Double jeopardy vote to grant. The court denied review in People v. Superior Court (Woodward) over Justice Evans’s recorded dissenting vote. The Sixth District’s published opinion vacated the dismissal of a refiled murder case. There had been two prior hung juries and, after the second one, the trial court dismissed the case “in the furtherance of justice for insufficiency of the evidence.” The appellate court held that, under the Supreme Court’s decision in People v. Hatch (2000) 22 Cal.4th 260, double jeopardy principles didn’t bar the refiling. Hatch stated, “[w]here a court merely ‘disagrees with a jury’s resolution of conflicting evidence and concludes that a guilty verdict is against the weight of the evidence,’ [ ] a reversal or dismissal on that ground does not bar retrial.” Quoting Hatch, the Sixth District relied on the “default presumption”: “unless the record clearly indicates the court applied the substantial evidence standard in deciding the evidence was legally insufficient to prove guilt beyond a reasonable doubt, ‘we will assume the court did not intend to dismiss for legal insufficiency and foreclose reprosecution.’ ” A concurring justice agreed that a reversal was compelled by Hatch, but otherwise would have concluded the “dismissal here [after the second mistrial] is an acquittal that bars retrial” under later U.S. Supreme Court decisions that “ ‘erode the analytical foundations’ of Hatch,” and the justice “respectfully urge[d] the California Supreme Court to reexamine the continuing vitality of Hatch’s narrow definition of an acquittal under federal double jeopardy principles.” The urging went unheeded, except for Justice Evans.

Another vehicle sales arbitration grant-and-holdDavis v. Nissan North America is another grant-and-hold for the Ford Motor Warranty Cases (see here), where the court limited the issue to: “Do manufacturers’ express or implied warranties that accompany a vehicle at the time of sale [by a dealer] constitute obligations arising from the sale contract [between the dealer and a buyer], permitting manufacturers to enforce an arbitration agreement in the contract pursuant to equitable estoppel?” In Davis, the Fourth District, Division One, in a 2-1 published opinion, answered “no.” (See also here.)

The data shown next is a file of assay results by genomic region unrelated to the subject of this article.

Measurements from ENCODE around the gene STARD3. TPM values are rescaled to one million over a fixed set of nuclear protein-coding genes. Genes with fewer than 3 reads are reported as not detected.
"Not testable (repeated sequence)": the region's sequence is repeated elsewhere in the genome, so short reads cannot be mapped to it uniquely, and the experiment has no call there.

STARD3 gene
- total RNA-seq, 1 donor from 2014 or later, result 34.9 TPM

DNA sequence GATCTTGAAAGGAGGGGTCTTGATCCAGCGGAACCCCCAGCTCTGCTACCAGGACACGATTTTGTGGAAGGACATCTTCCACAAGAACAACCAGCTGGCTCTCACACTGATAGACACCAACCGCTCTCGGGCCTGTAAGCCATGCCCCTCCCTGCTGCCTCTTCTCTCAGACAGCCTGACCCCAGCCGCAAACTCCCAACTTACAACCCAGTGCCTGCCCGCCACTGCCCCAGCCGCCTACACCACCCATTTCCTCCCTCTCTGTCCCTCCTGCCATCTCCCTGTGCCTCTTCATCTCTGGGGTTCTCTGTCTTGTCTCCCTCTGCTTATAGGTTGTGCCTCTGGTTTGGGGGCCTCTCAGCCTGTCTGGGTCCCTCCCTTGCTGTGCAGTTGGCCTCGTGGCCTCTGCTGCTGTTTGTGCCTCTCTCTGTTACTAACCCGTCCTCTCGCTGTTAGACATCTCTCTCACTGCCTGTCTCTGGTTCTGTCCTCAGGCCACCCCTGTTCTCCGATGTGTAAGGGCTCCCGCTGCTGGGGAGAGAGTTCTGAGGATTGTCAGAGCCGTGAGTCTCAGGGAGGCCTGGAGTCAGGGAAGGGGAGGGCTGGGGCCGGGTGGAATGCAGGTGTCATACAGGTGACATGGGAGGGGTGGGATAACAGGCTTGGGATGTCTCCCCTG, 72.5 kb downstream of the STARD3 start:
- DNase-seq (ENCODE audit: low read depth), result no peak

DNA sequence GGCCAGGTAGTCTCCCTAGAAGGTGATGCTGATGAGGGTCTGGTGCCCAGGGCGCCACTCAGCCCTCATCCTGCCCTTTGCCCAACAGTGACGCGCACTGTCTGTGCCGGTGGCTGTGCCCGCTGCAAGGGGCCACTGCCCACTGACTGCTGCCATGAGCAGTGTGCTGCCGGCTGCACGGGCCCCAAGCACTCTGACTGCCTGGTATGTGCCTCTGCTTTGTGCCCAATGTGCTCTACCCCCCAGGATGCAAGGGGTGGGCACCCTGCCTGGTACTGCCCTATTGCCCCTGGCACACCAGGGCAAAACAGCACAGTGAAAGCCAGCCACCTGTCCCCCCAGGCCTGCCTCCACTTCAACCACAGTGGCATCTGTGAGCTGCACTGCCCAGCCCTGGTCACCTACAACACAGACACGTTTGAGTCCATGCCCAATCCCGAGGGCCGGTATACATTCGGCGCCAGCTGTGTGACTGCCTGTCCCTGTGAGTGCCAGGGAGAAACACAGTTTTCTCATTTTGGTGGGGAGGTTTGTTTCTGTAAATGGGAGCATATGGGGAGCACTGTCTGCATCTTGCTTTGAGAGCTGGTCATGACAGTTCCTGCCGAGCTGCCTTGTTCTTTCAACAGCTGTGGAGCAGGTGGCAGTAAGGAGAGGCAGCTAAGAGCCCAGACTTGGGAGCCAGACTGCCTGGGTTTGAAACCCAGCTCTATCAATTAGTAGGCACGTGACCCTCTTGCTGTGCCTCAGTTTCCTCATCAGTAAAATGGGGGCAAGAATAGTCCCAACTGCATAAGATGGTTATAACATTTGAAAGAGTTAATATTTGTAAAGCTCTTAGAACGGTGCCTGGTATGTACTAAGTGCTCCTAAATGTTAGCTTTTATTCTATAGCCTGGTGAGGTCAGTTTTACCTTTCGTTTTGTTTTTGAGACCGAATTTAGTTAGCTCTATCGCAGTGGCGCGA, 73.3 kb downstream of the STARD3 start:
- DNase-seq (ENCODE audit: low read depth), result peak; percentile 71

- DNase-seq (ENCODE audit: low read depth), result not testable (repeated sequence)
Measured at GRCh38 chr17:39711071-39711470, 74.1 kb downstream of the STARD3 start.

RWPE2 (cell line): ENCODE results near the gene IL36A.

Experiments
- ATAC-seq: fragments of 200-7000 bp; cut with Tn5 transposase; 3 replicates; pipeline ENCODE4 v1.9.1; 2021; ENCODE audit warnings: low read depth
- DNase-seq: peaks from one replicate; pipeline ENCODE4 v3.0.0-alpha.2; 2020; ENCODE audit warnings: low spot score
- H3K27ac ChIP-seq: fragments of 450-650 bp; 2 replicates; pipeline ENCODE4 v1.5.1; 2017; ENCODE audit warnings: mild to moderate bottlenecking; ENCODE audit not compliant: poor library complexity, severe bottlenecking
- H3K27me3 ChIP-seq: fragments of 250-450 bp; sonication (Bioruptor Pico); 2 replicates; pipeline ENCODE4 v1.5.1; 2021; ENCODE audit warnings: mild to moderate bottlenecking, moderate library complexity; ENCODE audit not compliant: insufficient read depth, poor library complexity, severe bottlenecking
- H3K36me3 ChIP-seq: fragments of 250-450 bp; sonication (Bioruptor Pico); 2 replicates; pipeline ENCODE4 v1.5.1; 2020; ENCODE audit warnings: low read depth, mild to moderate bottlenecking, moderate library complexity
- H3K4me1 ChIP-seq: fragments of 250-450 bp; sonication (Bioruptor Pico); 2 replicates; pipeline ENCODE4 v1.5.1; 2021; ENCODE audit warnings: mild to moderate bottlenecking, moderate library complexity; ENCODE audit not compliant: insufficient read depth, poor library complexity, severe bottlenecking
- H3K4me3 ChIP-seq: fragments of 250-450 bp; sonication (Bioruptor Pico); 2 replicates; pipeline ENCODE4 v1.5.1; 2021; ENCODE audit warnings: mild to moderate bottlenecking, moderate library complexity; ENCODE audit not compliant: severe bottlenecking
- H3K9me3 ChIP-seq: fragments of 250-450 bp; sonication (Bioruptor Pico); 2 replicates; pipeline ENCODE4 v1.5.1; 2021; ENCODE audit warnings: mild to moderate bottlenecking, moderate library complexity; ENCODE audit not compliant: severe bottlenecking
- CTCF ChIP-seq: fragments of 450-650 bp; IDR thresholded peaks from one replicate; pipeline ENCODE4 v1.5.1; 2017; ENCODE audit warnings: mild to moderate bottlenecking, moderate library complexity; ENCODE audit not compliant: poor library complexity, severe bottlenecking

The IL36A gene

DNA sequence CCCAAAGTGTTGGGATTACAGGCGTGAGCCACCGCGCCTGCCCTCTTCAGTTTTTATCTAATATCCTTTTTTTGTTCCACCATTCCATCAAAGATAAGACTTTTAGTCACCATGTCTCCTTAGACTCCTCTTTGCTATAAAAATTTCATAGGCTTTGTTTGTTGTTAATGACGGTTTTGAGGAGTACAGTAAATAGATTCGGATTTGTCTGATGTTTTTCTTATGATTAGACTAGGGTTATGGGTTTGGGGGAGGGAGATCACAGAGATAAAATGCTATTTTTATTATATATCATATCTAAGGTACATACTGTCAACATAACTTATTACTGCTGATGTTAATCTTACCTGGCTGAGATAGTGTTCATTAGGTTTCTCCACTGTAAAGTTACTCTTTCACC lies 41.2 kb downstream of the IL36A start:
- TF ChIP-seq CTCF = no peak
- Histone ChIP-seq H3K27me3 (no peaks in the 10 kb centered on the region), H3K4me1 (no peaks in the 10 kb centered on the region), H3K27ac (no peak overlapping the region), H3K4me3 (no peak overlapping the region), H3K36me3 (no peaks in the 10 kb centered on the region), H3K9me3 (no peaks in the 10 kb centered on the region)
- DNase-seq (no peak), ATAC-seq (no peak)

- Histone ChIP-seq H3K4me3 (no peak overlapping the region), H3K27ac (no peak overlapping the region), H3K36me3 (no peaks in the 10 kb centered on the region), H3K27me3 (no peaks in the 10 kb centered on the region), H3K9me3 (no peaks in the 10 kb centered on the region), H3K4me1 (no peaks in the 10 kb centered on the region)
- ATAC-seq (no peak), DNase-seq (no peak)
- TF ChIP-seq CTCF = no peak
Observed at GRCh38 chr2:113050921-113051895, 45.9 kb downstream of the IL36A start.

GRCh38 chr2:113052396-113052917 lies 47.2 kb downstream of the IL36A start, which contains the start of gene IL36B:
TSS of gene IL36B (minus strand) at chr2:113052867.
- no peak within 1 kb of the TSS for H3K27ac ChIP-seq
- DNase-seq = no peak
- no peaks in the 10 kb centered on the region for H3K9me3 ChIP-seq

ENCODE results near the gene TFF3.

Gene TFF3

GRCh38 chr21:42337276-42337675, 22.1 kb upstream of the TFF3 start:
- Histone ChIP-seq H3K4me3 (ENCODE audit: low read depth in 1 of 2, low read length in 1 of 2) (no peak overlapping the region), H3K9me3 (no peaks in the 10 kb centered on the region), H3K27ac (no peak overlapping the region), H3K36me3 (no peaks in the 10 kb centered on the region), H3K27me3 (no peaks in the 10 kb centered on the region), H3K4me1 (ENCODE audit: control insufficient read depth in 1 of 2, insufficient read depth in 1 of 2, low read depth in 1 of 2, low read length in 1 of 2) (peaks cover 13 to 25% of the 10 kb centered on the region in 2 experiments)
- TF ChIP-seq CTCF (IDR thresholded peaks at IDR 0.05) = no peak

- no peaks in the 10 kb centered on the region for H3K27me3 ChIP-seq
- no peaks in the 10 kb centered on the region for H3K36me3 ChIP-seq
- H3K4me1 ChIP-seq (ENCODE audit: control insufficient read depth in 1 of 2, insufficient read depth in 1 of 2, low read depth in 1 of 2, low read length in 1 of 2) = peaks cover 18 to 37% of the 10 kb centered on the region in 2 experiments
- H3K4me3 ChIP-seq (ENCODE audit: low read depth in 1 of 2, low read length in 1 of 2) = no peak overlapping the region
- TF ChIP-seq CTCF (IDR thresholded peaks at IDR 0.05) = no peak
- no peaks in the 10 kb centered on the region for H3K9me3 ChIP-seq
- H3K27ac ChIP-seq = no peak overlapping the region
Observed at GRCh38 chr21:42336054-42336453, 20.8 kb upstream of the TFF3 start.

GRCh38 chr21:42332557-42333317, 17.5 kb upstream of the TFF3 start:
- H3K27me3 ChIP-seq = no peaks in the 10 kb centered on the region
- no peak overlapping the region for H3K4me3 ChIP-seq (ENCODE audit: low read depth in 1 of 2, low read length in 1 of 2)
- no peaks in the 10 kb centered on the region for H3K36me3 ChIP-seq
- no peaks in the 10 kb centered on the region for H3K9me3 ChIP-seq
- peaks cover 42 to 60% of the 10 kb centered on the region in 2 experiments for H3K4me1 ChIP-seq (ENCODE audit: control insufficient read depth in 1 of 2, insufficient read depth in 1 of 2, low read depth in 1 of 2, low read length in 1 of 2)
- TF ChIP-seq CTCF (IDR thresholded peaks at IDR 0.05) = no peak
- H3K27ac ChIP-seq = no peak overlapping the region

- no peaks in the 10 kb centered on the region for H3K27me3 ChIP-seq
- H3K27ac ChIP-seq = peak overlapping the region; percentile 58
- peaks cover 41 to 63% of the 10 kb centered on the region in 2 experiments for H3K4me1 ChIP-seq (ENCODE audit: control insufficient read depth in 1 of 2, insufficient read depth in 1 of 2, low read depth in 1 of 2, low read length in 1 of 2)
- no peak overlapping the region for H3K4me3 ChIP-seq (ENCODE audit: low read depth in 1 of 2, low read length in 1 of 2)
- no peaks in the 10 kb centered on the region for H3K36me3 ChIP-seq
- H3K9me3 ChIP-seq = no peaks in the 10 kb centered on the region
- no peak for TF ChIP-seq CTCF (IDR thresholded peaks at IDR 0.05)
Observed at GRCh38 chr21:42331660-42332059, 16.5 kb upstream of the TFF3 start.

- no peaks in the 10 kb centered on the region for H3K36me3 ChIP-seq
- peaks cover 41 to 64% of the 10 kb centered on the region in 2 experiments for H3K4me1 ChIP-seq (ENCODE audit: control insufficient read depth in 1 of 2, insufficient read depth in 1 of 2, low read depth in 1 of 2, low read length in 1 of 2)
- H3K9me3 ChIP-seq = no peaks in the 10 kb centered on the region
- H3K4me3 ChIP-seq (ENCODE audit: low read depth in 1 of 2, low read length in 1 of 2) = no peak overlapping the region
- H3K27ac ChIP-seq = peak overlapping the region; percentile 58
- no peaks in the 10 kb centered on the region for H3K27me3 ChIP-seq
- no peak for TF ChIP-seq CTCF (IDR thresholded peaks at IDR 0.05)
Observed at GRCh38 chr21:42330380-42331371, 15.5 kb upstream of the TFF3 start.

Another ICWA grant-and-hold. In re Ryder S. is another grant-and-hold for In re Dezi C. (see here), where the court agreed to decide what constitutes reversible error when a child welfare agency fails to make the required inquiry under the federal Indian Child Welfare Act and state statutory law concerning a child’s potential Indian ancestry. Dezi C. will be argued next week. The unpublished Second District, Division Four, opinion in Ryder S. applied the test in the Dezi C. Court of Appeal opinion in finding harmless failures in initial inquiry duties.

COVID speedy trial claim.  The court denied review in People v. Osborne, where a Fourth District, Division Two, unpublished opinion affirmed the dismissal of a burglary case because of a violation of the defendant’s right to a speedy trial. Division Two rejected the prosecution claim that the COVID pandemic was an exceptional circumstance creating good cause for the delay in bringing the case to trial. It said, “While the pandemic was an ongoing circumstance in October 2022 [when the defendant moved to dismiss the charges filed in June 2019], to describe anything that has been going on for two and one-half years as ‘exceptional’ would undermine the word ‘exceptional.’ In other words, anything lasting for two and one-half years tends to become more ordinary than exceptional.” Chief Justice Patricia Guerrero and Justice Carol Corrigan were recused, probably because they are, respectively, the chair and a member of the Judicial Council, which issued jury-trial-suspension orders during the pandemic. In Raju v. Superior Court, the court will decide whether taxpayers have standing to sue a superior court for improper pandemic-related delays in bringing criminal cases to trial. (See here.)

Criminal case grant-and-holds. There were eight criminal case grant-and-holds:  one more holding for decisions in two death penalty appeals — People v. Bankston and People v. Hin (see here); two more waiting for People v. McCune (see here), which was argued last week; another one on hold for People v. Lopez (see here); two more waiting for In re Hernandez (see here); one more holding for People v. Rhodius (see here); and one more on hold for People v. Superior Court (Guevara) (see here).

Grant-and-hold dispositions (see here). The court rid its docket of two cases that had been waiting for the February gang-enhancement opinion in People v. Clark (2024) 15 Cal.5th 743 (see here). One was transferred to the Court of Appeal for reconsideration in light of Clark and People v. Cooper (2023) 14 Cal.5th 735 (see here). The other was transferred for reconsideration in light of only Clark.